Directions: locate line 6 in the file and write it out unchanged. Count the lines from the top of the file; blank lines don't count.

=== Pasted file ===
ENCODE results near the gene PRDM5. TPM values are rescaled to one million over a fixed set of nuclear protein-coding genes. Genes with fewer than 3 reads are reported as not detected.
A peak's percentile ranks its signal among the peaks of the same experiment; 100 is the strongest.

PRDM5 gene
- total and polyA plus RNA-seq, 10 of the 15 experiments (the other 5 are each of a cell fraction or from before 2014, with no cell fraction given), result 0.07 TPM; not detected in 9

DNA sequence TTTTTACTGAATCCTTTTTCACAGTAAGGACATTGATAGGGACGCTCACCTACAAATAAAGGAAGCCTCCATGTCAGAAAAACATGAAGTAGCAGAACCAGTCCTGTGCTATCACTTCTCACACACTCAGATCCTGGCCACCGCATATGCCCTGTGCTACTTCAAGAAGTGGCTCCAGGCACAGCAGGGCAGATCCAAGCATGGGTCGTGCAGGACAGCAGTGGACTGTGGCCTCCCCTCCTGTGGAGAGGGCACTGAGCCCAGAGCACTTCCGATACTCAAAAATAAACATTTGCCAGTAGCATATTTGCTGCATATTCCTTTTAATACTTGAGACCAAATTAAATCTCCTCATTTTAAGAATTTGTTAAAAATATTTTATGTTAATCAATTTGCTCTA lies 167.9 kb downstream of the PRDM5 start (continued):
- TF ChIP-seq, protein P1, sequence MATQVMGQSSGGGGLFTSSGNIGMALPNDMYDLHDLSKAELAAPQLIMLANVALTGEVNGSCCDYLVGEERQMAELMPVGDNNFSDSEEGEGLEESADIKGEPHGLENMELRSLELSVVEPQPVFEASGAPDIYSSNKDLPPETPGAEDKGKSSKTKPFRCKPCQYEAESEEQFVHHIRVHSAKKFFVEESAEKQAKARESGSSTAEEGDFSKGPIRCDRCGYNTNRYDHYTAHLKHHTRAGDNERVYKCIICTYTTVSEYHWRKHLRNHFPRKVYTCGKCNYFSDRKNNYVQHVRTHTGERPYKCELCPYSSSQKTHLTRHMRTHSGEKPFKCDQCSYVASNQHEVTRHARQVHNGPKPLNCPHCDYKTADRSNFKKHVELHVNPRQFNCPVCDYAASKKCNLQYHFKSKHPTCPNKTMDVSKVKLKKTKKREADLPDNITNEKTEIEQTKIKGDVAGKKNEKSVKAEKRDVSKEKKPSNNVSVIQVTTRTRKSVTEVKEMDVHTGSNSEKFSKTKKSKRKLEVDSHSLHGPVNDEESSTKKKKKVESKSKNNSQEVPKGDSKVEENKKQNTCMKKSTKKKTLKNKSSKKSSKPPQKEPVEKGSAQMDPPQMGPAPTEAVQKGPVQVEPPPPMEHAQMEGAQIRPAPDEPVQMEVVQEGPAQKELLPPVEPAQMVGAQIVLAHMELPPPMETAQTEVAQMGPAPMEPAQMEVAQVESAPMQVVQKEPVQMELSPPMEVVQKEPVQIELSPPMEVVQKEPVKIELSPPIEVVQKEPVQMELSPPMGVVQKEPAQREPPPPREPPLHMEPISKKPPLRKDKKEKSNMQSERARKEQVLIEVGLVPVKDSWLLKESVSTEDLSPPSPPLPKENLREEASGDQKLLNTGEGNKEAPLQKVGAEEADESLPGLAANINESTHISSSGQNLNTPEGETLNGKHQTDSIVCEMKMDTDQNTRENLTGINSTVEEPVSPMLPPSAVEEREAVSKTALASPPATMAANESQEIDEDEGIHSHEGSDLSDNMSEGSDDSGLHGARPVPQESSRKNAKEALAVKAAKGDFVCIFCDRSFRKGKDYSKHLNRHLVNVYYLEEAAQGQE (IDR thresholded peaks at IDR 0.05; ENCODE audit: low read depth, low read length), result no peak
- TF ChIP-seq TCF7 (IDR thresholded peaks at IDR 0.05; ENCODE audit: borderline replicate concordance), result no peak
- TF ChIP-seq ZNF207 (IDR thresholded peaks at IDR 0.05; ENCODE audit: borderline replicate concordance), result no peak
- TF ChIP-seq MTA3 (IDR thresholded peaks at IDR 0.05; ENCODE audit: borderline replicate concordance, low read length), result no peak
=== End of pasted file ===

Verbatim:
- TF ChIP-seq, protein P1, sequence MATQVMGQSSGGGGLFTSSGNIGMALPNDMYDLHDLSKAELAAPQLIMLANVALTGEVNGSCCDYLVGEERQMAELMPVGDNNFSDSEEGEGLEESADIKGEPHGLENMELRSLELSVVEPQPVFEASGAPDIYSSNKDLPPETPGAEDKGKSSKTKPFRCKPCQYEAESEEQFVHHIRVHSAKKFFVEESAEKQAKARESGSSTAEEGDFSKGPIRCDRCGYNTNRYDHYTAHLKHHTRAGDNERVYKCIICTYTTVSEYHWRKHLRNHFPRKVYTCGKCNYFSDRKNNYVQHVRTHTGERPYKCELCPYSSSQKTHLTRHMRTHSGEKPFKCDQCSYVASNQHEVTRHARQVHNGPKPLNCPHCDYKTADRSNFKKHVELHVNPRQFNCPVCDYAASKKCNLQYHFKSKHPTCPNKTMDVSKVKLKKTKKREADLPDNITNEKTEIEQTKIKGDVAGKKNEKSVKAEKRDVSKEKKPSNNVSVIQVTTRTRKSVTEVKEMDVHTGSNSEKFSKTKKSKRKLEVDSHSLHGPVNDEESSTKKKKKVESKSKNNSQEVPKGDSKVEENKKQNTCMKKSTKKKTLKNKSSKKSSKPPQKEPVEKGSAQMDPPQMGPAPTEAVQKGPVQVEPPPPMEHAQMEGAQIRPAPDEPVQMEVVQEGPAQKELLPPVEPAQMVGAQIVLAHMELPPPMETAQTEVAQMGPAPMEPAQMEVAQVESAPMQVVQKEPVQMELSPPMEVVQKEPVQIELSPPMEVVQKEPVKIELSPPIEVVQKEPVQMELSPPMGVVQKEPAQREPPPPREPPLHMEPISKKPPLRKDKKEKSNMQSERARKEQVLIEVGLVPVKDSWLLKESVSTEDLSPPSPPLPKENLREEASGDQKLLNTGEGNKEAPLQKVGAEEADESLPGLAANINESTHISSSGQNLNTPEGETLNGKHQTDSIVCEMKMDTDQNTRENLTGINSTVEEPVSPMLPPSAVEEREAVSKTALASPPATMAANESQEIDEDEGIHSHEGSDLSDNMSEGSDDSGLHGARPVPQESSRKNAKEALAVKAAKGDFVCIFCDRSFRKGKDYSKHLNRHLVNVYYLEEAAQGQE (IDR thresholded peaks at IDR 0.05; ENCODE audit: low read depth, low read length), result no peak